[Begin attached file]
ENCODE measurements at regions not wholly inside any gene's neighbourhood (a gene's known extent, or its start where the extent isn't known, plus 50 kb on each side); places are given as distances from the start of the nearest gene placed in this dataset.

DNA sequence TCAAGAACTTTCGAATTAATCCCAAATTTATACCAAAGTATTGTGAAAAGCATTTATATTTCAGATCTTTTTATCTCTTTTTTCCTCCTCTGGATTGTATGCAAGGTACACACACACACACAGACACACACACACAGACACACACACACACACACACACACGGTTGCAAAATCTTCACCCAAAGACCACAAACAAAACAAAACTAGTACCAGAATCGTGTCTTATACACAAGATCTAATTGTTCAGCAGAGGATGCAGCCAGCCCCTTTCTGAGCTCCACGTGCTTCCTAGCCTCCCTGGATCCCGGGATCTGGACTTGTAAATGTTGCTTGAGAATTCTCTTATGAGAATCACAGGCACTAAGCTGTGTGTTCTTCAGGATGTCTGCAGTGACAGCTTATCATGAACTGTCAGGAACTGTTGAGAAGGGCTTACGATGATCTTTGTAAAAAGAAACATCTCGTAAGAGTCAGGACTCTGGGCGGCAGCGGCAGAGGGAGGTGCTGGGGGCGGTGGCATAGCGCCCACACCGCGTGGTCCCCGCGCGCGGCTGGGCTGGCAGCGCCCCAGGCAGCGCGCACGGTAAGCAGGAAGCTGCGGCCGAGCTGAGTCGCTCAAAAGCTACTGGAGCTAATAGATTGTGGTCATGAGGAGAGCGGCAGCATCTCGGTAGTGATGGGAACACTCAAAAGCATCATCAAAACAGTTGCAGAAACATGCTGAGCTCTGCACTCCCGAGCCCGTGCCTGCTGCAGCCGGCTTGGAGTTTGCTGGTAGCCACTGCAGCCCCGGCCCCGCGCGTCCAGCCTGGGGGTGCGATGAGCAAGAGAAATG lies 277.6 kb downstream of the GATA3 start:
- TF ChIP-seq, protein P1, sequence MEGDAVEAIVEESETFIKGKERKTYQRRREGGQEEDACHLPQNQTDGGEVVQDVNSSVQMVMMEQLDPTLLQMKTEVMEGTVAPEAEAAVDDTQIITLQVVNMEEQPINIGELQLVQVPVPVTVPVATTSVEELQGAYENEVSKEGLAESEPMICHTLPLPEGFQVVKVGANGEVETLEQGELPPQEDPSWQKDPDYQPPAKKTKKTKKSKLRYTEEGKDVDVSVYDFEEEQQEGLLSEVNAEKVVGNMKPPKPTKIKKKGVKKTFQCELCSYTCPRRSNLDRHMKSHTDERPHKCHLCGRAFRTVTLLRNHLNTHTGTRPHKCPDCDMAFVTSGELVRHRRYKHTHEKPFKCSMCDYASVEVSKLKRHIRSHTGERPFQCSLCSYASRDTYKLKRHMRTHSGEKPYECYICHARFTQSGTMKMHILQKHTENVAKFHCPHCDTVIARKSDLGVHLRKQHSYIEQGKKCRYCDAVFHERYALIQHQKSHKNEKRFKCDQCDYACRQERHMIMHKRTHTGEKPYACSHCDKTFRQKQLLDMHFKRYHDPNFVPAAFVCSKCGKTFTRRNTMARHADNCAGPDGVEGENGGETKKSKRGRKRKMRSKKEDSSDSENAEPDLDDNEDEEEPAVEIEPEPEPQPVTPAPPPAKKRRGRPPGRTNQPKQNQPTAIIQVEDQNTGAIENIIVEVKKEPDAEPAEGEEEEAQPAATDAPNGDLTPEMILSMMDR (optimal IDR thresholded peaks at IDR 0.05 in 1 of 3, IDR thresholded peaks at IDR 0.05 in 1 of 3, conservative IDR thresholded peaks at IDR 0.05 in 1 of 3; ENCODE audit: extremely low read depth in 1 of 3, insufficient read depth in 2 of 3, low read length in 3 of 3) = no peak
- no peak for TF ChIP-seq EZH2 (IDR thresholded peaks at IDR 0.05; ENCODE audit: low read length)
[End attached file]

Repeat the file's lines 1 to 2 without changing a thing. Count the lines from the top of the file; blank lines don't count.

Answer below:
ENCODE measurements at regions not wholly inside any gene's neighbourhood (a gene's known extent, or its start where the extent isn't known, plus 50 kb on each side); places are given as distances from the start of the nearest gene placed in this dataset.

DNA sequence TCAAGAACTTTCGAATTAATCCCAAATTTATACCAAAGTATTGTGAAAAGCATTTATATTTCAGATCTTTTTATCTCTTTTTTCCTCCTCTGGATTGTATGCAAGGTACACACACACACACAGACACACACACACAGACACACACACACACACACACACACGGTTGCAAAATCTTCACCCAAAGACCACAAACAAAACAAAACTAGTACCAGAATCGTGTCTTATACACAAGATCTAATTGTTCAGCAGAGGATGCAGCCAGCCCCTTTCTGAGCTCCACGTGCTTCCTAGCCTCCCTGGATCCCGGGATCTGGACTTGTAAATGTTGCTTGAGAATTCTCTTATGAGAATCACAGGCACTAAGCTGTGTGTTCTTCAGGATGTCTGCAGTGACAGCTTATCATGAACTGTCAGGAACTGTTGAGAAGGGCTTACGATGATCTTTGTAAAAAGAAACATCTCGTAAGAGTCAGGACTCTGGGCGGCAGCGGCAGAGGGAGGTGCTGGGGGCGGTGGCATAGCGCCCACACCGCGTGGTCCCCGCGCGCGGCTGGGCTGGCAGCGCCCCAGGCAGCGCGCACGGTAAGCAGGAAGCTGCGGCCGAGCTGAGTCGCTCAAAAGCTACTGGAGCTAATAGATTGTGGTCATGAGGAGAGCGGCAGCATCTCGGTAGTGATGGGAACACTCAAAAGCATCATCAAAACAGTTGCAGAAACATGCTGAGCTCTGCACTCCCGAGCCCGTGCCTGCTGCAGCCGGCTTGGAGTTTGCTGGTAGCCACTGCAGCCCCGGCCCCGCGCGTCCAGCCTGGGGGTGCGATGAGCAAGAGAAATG lies 277.6 kb downstream of the GATA3 start: